By Rosemary Bailey
This article was published in the April 2023 edition of Soul Search, the Journal of The Sole Society
Ian Sewell has passed over all his files associated with the Sewell family and we have started to go through them to see what they contain. I came across a photo of a plaque on the side of the Quaker Meeting House in Beccles, Suffolk which said that the building had been given by Philip Sewell to the Quakers in 1759. The photo had appeared in the journal in 2009, but with no information.
I thought it worth emailing Beccles Quakers and was pleased to be put in touch with the delightful Jill Allum who has provided me with a lot of information about Philip. She has researched in Norwich and Ipswich Record Offices, plus the top Quaker sources in Friends House London. After a few emails going to and fro she wrote a letter to me saying ‘You’ve started something here!, My floor is covered in papers and I can hardly reach my bed. But it’s fun and I am very grateful for you including me in your research’. With the letter was a pamphlet which told the story of Philip and had much information we didn’t know.
A lot of what follows is from Jill’s pamphlet but some births and marriages can be found on Ancestry.com. Jill says that the Quakers kept good records because often they were accused of not paying their tithes.
Philip was baptised on 26th September 1692 at the Monthly Meeting of Woodbridge, Beccles.
His parents were Nicholas (a grocer) and Anne. When you look at the actual image of the document on Ancestry.com a full page comes up which appears to be the record of Philip’s marriage, it is difficult to read but I suspect somewhere it contains his birth date.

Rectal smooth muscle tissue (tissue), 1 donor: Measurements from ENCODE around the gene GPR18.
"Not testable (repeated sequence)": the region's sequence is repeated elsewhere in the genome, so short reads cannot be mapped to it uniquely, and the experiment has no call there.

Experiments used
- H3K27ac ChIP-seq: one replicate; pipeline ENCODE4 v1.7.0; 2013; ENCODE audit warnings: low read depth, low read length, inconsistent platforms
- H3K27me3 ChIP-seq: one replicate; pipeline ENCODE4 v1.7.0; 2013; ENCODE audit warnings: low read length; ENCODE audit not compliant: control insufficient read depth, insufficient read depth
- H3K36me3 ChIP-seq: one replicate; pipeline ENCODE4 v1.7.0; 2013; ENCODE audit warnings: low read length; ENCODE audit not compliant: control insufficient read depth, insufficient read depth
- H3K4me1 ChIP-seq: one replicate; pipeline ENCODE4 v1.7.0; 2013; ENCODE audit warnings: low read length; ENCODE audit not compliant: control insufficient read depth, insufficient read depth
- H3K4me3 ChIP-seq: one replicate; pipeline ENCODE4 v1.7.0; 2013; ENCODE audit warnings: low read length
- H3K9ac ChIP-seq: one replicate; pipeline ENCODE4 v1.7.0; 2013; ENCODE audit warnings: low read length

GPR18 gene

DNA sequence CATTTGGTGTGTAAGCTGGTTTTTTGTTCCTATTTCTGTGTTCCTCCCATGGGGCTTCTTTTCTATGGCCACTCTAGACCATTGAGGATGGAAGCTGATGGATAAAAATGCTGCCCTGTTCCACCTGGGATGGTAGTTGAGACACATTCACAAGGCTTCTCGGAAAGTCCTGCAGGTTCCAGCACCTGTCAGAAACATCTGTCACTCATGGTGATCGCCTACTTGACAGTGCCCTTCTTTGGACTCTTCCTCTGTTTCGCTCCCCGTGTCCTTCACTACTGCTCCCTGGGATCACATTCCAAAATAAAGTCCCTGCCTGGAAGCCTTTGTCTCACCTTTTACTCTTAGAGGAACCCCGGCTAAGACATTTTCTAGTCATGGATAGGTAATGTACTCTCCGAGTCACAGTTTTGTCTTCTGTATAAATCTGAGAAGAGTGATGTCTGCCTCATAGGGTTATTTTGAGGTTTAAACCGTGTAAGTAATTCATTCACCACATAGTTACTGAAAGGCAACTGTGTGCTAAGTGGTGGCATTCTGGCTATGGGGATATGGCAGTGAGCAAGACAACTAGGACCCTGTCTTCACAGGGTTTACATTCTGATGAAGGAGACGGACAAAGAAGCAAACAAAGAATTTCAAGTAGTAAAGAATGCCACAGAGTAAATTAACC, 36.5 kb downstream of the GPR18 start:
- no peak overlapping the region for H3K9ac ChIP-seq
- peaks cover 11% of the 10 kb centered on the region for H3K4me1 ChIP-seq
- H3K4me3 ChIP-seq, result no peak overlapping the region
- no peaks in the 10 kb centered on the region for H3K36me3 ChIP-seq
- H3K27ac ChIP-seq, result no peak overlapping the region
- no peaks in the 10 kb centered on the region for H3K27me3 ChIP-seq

Nicolas and Anne went on to have three more children Joseph (1697), Joseph (1712), and one other child who all died. William, born around 1714 survived and is mentioned in Philip’s will.
There is a marriage between a Nicholas Sewell and Anne Younge on 8th October 1686 in Redisham, Suffolk which is only 5.4 miles from Beccles. Is this the marriage of Philip’s parents?
Philip become a grocer like his father and is likely to have sometimes worshipped at Diss and presumably there met Mary Pullyn. They married at Tivitall Meeting in 1723. Philip and Mary had to be visited by two Quaker Elders prior to marrying who gave:- A very satisfactory report in every respect.
Mary’s father was Richard Pullyn, a wealthy wool-dealer. Phillip went into the wool trade too, and became wealthy and owned lands round Beccles, including at Hales, Weston and Ringsfield.
Sadly Philip and Mary’s only two children did not survive. They were buried at Worlingham Quaker Burial Ground.
In 1736 Philip and Mary were living in what is now Lloyds Bank in Beccles High Street, he was an important, wealthy citizen in the town but as a Quaker he wasn’t allowed to be on the Town Council. He did, on occasions, count the number of small pox victims in the town.
As an important Quaker Philip was often chosen to travel to other meetings on weekdays and received visitors from other Meetings. In June 1748 John Griffith from Pennsylvania wrote in his diary: Traveld to Norwitch, dine at Philip Sewells at Becles. Lodge at Joseph Gurneys in Norwitch.
In 1743 the Meeting started to raise money for a new meeting place and burial ground as they had been renting for 70 years. Philip first gave £25 and then bought a cottage and orchard in the middle of Beccles. In the end Philip paid most of the £184. 2s. 3d. for Quaker Cottage but the Monthly Meeting tried to pay it back but were still in debt to him when he died. In 1753 Philip made a gift of land to 12 Quaker Trustees.
In 1744 the Bishop of Norwich gave permission for the Quakers to build a Meeting House for: the dissenting people called the Quakers. The cottage became known as Quaker Cottage. The first burial there is of Philip’s Uncle Abraham in 1746.
In 1746 Philip made his will and he died in December 1759 at age 56. Mary, his wife, died aged 77. In his will Philip left £1200 to his brother William and lands to Mary. The last gift he made was: To the poor of Beccles, such as do not receive any collection, (I leave) 10 cauldron of coals, to be disposed of by Mary during the next winter and £5 in bread.
The original meeting house was only single storey, the upstairs was added in 1912 and at the same time a new hall to seat 120 was built.